featured photo

Go back to Flash Reviews
Go Home

Flash Review 2, 5-8: Celebrating Bartok's Roots
Muzsikas Traces Bartok in Dance and Music

By Susan Yung
Copyright 2000 Susan Yung

One of the beautiful things about life in New York is when the melting pot separates into its unique elements, as it did Friday at Symphony Space, where folk music and dance ensemble Muzsikas drew an audience that seemed nearly completely Hungarian. But even as I was a foreigner in my own city, I didn't need to understand the language in order to absorb the joy and sorrow expressed in the music. What added to the feeling of displacement was that the previous night I sat in the same house attending a benefit program of jazz dance.

For this concert, presented by the World Music Institute, the four musicians (Daniel Hamar, Peter Eri, Mihaly Sipos, and Laszlo Porteleki) were joined by vocalist Marta Sebestyen and dancers Zoltan Farkas and Ildiko Toth, with special guest violinist Alexander Balanescu. They played an assortment of string instruments with an emphasis on the violin and bass, flutes and drums, sometimes using the strings of their primitive-looking small cellos as percussion. Sebestyen's voice is liquid and quick like mercury, with a startling clarity of tone and an artful folk quaver. The music was a mix of Bartok and folk tunes mined from the Hungarian countryside.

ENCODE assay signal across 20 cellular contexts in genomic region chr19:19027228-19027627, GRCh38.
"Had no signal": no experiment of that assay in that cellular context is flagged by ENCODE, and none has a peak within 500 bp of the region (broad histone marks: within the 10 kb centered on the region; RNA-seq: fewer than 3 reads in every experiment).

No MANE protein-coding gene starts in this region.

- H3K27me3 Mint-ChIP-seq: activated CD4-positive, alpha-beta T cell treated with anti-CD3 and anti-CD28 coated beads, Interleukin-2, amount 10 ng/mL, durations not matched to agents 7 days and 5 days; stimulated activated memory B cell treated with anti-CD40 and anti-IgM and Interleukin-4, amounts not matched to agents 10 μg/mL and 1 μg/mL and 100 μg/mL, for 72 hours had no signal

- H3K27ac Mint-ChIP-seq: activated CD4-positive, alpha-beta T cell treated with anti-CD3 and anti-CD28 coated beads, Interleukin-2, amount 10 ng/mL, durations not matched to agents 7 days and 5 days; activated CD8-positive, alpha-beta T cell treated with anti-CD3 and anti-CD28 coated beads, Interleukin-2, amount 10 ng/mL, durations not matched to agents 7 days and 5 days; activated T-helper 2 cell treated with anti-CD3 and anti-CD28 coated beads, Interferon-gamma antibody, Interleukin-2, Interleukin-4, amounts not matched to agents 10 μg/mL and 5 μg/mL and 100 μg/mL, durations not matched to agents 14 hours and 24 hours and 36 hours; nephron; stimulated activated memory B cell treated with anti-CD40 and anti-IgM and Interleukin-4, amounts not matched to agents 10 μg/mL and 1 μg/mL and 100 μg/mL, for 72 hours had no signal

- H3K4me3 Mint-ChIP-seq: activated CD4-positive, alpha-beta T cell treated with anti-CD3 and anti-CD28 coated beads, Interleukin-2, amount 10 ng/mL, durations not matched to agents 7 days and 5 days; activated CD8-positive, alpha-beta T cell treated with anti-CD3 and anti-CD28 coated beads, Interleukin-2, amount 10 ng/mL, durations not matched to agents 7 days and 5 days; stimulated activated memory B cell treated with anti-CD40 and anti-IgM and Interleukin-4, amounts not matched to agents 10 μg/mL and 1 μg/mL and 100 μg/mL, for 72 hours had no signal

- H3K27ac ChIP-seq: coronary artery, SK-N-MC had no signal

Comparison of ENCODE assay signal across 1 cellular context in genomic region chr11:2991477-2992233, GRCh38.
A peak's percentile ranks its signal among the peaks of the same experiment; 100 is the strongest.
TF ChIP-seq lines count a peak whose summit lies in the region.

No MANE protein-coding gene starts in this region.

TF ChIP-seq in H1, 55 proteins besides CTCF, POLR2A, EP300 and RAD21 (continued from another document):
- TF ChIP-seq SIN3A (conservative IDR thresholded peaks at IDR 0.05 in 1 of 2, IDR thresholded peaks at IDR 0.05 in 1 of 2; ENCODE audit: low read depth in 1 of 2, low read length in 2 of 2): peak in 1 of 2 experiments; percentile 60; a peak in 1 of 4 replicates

The dancers performed only during a small portion of the program, at times wandering onstage mid-song and breaking into their routine. The social occasion dance was done mostly as a couple, with Toth carving tight pirouettes around Farkas as he stamped out the rhythm. At times, he would break off and pound away, whip his shins from side to side, or dart one of his legs behind the other sharply. In one Bartok sarabande variation, the dance mirrored the percussive music quite literally, and the two took turns popping into the air like happy toast. To the untrained eye, the dances blended strands of Irish step dance with its rigid, formal carriage and fancy footwork; at other times, it had a Meditereanean feel, with a concentrated energy that made even dorky-looking moves feel purposeful. Regardless, watching it makes one want to jump up and join in.

Balanescu departed from the program to play excerpts from a film score he just completed. What began as an engaging character study -- notes jutted into the melody like unwelcome guests -- soon became repetitive and a bit self-indulgent.

The folk songs tend to move in cycles, allowing them to be as long as the moment demands, and sometimes it felt quite long. The evening felt like a wedding and the ensuing reception -- wonderful, moving episodes, but when will the bride and groom finally leave? Still, when it ended, the evening was cause for celebration.

Go back to Flash Reviews
Go Home